Sometimes, we tend to forget about Jack Hartman. Among Henry Iba’s great disciples, Hartman ranks behind Don Haskins and Eddie Sutton. Haskins won the NCAA title in 1966 at Texas Western. Sutton coached three Final Four teams. Hartman didn’t get Southern Illinois or Kansas State to a Final Four.
But he was a heck of a coach. I wrote about the Iba coaching tree in my Monday column on the late Gerald Stockton. You can read that here.
I received an email from reader Cody Bannister, who provided me a link to the Michigan Daily story last spring about Michigan basketball coach John Beilein’s offense. You can read that story here. But the nugget in the story is this. Beilein got his offense in 1987 basically Andy Russo, who then was coaching at the University of Washington. Beilein, then coaching at LeMoyne College, wrote to Russo, who responded with a “blue mimeographed ditto, worn from years of use. It diagrammed the two-guard offense of Jack Hartman, the famous coach at Kansas State who had retired the year before. Its origins probably date to famous coach Henry Iba of Oklahoma State — both Russo and Hartman worked on Iba’s staff at points in their careers.”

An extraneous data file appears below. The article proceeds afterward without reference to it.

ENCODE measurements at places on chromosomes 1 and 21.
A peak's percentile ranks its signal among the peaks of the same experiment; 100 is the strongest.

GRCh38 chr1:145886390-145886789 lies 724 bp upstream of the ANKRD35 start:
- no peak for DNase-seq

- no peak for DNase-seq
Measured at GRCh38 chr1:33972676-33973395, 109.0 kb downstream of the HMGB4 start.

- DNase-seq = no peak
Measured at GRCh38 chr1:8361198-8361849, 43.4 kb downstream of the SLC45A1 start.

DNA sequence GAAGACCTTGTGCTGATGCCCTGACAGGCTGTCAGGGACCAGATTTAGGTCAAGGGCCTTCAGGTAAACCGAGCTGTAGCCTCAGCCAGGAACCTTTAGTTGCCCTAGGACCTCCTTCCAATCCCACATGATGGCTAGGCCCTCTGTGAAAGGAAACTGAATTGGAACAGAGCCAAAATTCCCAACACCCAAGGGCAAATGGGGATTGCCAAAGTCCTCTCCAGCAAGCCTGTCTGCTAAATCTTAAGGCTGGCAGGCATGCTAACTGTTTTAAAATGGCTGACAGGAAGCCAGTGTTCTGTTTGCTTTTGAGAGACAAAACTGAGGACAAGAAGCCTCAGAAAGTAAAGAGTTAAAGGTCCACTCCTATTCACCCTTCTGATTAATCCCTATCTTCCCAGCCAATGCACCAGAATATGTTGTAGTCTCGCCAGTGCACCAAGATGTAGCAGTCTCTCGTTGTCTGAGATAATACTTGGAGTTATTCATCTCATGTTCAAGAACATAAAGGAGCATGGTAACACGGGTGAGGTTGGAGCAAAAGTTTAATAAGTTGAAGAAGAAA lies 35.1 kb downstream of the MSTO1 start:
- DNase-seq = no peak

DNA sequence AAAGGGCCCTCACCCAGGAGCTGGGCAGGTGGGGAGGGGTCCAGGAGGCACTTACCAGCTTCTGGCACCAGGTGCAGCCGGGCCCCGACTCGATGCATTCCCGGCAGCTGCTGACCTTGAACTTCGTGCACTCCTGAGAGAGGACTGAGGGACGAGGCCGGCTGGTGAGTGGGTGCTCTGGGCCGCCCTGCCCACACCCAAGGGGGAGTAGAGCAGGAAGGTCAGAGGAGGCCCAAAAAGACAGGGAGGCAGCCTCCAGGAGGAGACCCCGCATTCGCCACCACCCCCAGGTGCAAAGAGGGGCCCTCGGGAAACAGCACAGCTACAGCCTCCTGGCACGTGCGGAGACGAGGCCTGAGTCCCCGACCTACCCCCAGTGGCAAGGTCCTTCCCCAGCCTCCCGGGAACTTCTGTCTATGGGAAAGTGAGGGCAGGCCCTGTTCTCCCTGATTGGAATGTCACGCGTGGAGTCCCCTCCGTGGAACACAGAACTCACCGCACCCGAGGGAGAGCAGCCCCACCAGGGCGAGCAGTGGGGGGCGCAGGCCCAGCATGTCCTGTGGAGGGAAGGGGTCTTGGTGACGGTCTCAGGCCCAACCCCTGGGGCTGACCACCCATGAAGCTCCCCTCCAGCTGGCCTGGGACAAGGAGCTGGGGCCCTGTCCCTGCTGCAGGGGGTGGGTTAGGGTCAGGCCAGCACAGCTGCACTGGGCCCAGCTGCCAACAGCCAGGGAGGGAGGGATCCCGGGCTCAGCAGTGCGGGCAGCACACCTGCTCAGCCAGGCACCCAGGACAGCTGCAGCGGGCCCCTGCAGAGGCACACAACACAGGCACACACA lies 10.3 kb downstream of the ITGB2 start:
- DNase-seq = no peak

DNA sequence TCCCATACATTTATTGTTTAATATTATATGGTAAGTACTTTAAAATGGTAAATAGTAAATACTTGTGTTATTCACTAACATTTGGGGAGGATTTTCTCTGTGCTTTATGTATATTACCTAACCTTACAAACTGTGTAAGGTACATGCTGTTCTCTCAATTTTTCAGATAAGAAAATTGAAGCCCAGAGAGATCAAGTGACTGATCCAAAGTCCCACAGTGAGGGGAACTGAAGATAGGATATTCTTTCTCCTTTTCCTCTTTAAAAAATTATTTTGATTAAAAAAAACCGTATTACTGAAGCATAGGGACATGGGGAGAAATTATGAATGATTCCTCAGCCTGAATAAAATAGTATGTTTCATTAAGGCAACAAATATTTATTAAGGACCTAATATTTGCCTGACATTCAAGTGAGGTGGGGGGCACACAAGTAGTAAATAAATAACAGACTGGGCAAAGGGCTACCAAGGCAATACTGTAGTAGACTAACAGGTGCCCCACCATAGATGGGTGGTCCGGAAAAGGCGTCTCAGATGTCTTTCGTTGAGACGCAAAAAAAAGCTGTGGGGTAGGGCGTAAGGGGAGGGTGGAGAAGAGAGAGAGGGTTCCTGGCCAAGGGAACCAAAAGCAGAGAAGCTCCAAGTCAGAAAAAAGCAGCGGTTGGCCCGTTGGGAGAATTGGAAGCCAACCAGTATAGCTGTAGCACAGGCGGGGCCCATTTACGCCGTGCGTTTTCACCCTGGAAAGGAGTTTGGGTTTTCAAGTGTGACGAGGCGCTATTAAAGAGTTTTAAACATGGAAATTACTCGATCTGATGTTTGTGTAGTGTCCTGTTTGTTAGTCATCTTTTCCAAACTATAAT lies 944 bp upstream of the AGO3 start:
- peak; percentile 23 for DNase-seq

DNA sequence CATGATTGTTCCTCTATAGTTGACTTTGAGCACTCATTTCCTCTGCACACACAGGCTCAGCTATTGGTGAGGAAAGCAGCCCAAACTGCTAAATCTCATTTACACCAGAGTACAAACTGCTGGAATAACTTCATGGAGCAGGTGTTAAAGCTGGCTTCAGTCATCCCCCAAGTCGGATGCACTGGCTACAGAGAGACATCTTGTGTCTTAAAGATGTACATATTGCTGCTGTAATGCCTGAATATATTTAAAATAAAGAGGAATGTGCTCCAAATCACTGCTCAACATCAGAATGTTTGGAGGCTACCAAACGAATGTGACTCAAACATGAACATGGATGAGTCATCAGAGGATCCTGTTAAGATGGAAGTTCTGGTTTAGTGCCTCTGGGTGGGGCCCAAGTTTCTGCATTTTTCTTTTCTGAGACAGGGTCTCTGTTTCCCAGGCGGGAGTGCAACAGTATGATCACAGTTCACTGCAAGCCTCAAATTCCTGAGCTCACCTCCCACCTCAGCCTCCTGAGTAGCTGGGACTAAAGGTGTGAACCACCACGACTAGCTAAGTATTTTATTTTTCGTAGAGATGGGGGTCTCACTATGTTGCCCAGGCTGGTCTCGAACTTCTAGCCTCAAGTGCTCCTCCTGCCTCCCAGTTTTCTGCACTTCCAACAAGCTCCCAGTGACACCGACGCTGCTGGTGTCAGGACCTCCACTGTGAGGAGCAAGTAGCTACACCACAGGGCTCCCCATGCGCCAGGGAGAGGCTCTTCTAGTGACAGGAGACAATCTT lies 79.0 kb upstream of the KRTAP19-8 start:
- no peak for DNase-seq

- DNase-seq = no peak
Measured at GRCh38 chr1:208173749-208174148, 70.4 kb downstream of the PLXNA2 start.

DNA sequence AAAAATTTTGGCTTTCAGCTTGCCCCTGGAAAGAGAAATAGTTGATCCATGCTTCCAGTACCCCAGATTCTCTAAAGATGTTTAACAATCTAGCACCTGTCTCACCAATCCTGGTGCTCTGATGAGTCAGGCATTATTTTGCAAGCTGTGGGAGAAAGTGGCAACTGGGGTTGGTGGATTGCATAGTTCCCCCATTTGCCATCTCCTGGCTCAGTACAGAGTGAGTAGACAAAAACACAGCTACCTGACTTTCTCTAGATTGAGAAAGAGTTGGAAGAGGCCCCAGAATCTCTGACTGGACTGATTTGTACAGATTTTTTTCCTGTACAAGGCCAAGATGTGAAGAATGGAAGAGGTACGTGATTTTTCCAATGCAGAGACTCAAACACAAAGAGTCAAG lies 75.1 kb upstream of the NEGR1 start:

Hartman was born Oct. 7, 1925, in Dewey and grew up in the northern Oklahoma town of Shidler. He went to Oklahoma A&M and played basketball for Iba and also was a stellar Cowboy quarterback in the 1940s and played quarterback in the Canadian Football League.
Then Hartman became a coach. He was on Iba’s staff in 1954, then became head coach at Coffeyville (Kan.) Junior College (1955-62), Southern Illinois (1962-70) and Kansas State (1970-86). Hartman was not a good coach. He was a great coach.
In 1967, Hartman coached a Walt Frazier-led Southern Illinois to the NIT championship, when that tournament was a huge deal. In 16 KSU seasons, Hartman’s record was 295-169. He won Big Eight titles in 1972, 1973 and 1977. Lon Kruger was his point guard on those first two teams. Hartman four times reached NCAA regional finals. His KSU teams included great guards: Kruger, Mike Evans, Chucky Williams, Rolando Blackman.
Haskins, Sutton and Hartman were the three giants of Iba’s coaching tree. How widespread are those roots? Three of our state’s four major-college head coaches stem from the Iba tree.
Kruger played for Hartman, who played for Iba.
ORU’s Scott Sutton played for his dad, who played for Iba.
And OSU’s Travis Ford, before transferring to Kentucky, played at Missouri for Norm Stewart, who played at Missouri for Sparky Stalcup, who played at Northwest Missouri State in the early 1930s for a young coach named Henry Iba.
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